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NEWS RELEASE December 22, 1999


Greenpeace Pacific activists today removed PVC toys from the shelves of a Suva toy store to draw attention to unsafe toys being sold this Christmas.

A month ago Greenpeace called on the Fiji Government and relevant authorities to ban the sale of soft PVC toys for children under the age of three in Fiji. This follows growing concern about the danger of chemical softeners in the toys, and the banning of such toys in many countries.

Two days to Christmas and there is still no response from the Government. Meanwhile retailers continue to offer soft PVC toys in their stores. But the Greenpeace Pacific Toxic Toys Patrol Team today identified hazardous soft PVC toys in the MH Toyland store and pulled them off the shelves. The team also identified alternatives and provided shoppers with information about which toys were best, and which should be avoided.

"We are here to challenge the relevant authorities to do the right thing for our children and place an immediate ban on the sale of soft PVC toys for children under the age of three, says Greenpeace campaigner Maureen Penjueli. Parents and caretakers should reject toys which they suspect may contain these chemicals and return them to retailers, explaining why."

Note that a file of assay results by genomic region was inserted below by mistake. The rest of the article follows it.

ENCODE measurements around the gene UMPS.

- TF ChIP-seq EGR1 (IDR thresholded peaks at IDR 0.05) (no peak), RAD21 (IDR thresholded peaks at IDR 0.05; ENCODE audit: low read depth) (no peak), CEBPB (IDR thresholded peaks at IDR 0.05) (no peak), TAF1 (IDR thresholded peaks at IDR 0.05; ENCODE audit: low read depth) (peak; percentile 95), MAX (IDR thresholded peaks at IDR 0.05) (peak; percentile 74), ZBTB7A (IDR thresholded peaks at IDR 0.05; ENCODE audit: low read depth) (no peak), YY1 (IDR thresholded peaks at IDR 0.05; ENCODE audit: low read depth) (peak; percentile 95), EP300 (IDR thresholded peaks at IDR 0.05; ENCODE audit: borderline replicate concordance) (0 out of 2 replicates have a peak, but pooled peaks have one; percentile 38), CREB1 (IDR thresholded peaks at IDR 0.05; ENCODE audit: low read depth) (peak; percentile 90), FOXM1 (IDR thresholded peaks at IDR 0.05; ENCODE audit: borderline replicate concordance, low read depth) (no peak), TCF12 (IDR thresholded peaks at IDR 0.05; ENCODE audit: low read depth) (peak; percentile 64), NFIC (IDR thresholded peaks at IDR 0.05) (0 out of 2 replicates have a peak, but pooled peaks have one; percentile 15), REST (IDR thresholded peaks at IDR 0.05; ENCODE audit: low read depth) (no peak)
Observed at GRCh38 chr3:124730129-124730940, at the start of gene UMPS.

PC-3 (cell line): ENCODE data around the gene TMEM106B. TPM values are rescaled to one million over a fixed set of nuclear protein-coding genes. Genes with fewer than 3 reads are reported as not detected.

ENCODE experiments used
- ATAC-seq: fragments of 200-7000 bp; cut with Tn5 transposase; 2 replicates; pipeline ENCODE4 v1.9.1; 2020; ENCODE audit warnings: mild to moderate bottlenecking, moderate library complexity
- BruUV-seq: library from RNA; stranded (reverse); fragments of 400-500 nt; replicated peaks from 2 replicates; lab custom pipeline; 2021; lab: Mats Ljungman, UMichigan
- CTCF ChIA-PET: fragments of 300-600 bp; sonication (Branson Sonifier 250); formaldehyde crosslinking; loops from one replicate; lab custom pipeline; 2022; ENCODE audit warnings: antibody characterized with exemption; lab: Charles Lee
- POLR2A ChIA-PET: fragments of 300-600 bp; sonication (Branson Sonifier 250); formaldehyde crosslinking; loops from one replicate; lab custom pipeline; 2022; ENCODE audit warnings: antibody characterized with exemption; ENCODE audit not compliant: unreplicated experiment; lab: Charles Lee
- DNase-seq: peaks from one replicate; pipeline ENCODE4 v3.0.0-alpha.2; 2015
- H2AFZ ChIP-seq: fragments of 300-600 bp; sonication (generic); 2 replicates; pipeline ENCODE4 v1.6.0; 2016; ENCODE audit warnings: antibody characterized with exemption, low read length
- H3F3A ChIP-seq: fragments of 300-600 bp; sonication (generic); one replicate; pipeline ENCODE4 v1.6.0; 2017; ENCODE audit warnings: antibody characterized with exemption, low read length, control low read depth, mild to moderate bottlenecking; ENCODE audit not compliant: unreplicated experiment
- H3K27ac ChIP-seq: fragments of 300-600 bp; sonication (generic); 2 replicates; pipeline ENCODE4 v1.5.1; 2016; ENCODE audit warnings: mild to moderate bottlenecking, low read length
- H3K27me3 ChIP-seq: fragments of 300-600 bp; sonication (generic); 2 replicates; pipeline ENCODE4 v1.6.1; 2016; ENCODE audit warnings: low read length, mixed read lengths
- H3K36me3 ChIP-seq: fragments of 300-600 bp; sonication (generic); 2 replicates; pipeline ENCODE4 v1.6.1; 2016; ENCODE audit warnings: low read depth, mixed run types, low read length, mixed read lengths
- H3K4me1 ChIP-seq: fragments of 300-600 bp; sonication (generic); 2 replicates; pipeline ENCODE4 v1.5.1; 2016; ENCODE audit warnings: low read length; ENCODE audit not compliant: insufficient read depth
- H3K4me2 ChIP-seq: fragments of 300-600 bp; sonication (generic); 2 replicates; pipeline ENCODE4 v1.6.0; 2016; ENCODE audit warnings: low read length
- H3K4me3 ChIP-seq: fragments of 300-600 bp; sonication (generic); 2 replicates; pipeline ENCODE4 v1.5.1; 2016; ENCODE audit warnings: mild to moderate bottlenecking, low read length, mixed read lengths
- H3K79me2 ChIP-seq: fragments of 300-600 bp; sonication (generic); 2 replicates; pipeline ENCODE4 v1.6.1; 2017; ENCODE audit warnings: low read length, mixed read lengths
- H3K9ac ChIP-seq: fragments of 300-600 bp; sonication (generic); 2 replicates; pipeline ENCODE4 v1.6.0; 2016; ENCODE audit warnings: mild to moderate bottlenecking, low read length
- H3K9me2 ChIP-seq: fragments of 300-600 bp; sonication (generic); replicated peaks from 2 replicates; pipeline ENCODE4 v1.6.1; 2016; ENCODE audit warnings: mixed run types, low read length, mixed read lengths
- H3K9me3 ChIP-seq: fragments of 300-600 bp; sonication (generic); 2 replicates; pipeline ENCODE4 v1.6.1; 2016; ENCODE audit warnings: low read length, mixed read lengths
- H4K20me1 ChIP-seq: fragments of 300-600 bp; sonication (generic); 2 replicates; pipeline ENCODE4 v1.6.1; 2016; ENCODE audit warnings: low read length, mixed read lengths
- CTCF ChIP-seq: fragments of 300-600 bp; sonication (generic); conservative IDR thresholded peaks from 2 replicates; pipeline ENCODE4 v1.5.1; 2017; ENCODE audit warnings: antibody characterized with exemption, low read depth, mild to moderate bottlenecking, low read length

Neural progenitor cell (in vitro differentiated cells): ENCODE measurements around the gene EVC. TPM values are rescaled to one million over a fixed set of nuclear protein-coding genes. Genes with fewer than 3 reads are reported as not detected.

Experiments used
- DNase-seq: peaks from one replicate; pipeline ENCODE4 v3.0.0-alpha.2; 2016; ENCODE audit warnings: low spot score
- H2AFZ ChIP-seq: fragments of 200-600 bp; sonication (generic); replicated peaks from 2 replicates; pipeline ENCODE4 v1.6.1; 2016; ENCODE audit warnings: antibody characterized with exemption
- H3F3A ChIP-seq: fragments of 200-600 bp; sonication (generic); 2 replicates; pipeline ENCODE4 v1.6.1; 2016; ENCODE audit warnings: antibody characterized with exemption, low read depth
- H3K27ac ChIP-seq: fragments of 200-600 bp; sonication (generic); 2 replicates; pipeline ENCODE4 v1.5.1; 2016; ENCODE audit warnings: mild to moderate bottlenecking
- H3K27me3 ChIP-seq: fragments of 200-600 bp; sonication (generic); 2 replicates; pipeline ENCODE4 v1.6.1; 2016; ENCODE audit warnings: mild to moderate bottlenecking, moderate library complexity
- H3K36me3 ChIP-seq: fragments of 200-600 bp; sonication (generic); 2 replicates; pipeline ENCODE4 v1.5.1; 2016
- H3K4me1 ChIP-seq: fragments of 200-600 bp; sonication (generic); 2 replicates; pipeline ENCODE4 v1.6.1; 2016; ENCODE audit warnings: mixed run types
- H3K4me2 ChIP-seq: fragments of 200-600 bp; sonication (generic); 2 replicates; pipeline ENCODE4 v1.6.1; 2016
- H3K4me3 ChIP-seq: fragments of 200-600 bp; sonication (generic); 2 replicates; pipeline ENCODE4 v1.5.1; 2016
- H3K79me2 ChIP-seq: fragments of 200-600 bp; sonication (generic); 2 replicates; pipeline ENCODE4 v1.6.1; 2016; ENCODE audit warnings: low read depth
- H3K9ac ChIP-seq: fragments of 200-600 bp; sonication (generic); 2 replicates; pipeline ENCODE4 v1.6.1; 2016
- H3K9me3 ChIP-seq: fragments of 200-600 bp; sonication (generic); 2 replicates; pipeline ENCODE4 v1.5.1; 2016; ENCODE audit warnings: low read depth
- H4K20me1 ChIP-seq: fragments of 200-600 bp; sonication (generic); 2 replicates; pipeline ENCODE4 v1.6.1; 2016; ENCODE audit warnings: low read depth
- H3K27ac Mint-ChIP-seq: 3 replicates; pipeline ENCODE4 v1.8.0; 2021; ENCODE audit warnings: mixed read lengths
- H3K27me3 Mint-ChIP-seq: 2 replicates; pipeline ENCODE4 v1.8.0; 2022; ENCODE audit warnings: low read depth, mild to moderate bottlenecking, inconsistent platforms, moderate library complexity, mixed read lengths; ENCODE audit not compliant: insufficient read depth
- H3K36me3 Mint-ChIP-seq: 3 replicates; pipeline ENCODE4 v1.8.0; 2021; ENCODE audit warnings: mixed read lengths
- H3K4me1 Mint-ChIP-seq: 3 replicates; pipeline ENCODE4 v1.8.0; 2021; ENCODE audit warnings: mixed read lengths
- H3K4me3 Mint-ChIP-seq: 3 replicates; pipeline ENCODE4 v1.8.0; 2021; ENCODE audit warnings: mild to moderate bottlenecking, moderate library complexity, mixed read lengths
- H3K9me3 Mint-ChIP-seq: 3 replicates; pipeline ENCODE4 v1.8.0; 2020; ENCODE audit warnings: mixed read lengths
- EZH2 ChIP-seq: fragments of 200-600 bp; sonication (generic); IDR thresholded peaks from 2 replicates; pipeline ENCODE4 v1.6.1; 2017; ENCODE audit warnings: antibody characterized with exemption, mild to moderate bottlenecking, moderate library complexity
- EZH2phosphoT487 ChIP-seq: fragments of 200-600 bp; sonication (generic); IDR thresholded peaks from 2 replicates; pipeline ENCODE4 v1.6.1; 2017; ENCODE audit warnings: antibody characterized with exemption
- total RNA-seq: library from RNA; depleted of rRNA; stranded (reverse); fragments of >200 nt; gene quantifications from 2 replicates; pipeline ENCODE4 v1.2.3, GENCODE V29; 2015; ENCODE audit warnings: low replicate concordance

Greenpeace tests show that soft PVC toys like teethers, pacifiers, squeeze toys and inflatable toys can contain up to 40% of the culprit chemical known as phthalate. Phthalates are acids used to make toys soft and flexible, and are hazardous when ingested. These chemicals are released in dangerous quantities when soft PVC toys are sucked and chewed for extended periods by babies, particularly during teething. The effects in laboratory animals range from liver and kidney damage to reproductive abnormalities. Exposing children to these chemicals is unnecessary and easily avoided.

Earlier this month the European Union adopted an emergency ban on soft PVC teething toys based on scientific evidence which suggests that these toys present a serious and immediate risk.

"What is deemed hazardous to European children must also apply for children in Fiji," says Ms. Penjueli. "There should be no double standards in this issue. We need to protect children everywhere."

Because most toys are not labeled as containing the dangerous chemicals, it is not always easy for parents to know which ones to avoid. However anything bearing the word "VINYL", or the symbol should not be bought. Toys that smell like plastic raincoats should also be avoided. If a plastic toy is not labeled to identify what material it is made from – play safe and don’t buy – is the advice from Ms. Penjueli. "If in doubt, stick to rubber, wood and fabric toys. "

Concerned parents wishing to find out more about PVC toys can call the Greenpeace emergency line in Fiji at 312861.

A display of safe and dangerous toys is also on at the Greenpeace Pacific office, at the old Town Hall on Victoria Parade.

For more details call Maureen Penjueli or Samantha Magick in Suva, Fiji Islands at 312861.

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